Habitual cocaine uses have clear risks for the onset of stimulant use disorder, a diagnosis that covers both non-addicted cocaine abuse and cocaine addiction. Once addicted, cocaine users who enter treatment have considerable risks for relapsing back into active consumption, even if they successfully maintain drug abstinence for extended amounts of time. In a study published in September 2014 in the journal Neuron, a multinational research team examined a built-in brain response that apparently helps people affected by cocaine addiction diminish their relapse risks.
Cocaine is addictive because it seriously alters the chemical levels in a part of the brain known informally as the pleasure center. In the short term, this chemical alteration leads to, among other things, a powerful sensation called euphoria. With repeated exposure to cocaine, the chemical changes in the pleasure center can become lasting and lead the brain to perceive the presence of the drug as part of its essential operating conditions. Doctors and addiction specialists refer to this cocaine-reliant state as cocaine dependence. Practically speaking, cocaine dependence is synonymous with cocaine addiction, the highly dysfunctional state characterized by such things as a recurring urge to consume more of the stimulant, rising tolerance to the drug effects of any given amount of the stimulant, establishment of a cocaine-centric daily routine and the development of a withdrawal syndrome when cocaine consumption does not meet the brain’s established chemical needs. Additional problems found in cocaine addicts and heavy, non-addicted abusers include bouts of extreme anxiety, bouts of psychosis and damaging changes in heart and blood vessel function.
Generally speaking, a substance relapse occurs when an addicted individual who has established a pattern of abstinence breaks that pattern and returns to active use either temporarily or permanently. Common factors that contribute to the onset of a relapse in any addicted person include a desire to avoid the highly unpleasant symptoms of substance withdrawal and exposure to various drug cues, which are internal and external reminders of a previously developed, substance-centered routine.
All people affected by drug or alcohol addiction are at risk for a relapse at some point during the recovery process, the National Institute on Drug Abuse notes. In fact, to a certain extent, relapse incidents are to be expected as a fairly inevitable setback even for people who ultimately maintain an enduring pattern of abstinence. People affected by cocaine addiction may have an unusually high susceptibility to a relapse. This fact holds true, in part, because of the persistent strength of the drug cues that arise in the minds of recovering cocaine users or appear in recovering users’ surrounding environments.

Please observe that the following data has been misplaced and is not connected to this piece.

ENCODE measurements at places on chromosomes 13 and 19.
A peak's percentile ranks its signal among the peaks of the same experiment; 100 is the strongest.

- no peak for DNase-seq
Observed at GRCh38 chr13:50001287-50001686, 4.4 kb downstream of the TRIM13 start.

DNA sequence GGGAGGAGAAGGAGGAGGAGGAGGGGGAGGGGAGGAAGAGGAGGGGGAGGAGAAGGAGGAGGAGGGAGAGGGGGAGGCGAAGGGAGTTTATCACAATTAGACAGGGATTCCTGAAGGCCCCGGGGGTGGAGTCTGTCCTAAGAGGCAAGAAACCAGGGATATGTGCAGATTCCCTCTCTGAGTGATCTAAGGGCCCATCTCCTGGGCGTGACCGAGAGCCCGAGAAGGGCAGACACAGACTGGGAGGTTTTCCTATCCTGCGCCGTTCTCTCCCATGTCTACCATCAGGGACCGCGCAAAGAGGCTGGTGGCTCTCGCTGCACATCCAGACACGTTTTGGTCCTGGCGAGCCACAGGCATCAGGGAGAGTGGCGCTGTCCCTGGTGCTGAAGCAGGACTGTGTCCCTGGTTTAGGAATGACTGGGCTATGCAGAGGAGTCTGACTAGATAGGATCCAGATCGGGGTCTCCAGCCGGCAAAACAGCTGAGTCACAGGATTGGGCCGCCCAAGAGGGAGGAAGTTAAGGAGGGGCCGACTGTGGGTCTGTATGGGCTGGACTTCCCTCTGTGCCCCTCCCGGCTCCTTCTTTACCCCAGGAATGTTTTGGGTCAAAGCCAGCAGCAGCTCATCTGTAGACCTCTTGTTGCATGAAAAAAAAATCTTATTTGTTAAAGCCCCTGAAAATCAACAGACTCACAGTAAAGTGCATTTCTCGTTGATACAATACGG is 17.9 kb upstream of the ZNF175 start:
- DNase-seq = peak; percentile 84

Improved Relapse Understanding
In the study published in Neuron, researchers from the U.S., China and Germany used laboratory testing on rats to explore the ways in which the brain attempts to cope with the risks for a cocaine relapse. This testing built on prior efforts from the same research team, which showed that certain nerve cell connections inside the brain become active only when an addicted cocaine user stops taking the drug and goes through withdrawal. Essentially, these activated connections send signals that substantially increase the urge to use cocaine when an affected individual is exposed to drug use cues.
In the current study, the researchers examined the brain connections of cocaine-addicted rats that went through withdrawal and were denied access to the drug for 45 days. After completing this examination, they concluded that not all of the newly active brain connections produce conditions that increase the risks for a relapse. Instead, some of the new connections in the brain’s pleasure center actually make the individual less sensitive to drug cues and decrease that individual’s relapse odds. Just like the brain process that favors a relapse, this anti-relapse process apparently only switches on after exposure to cocaine has occurred.
The study’s authors note that, altogether, the relapse-supporting connections in the brains of recovering cocaine addicts substantially outnumber the relapse-preventing connections. However, they believe their findings demonstrate that the brain has at least some natural ability to fight off a relapse. They also believe that, in time, researchers may find a way to decrease the impact of the relapse-supporting connections and/or increase the impact of the relapse-preventing connections. Ultimately, improved understanding may eventually lead to new treatments that enhance the brain’s built-in anti-relapse faculties.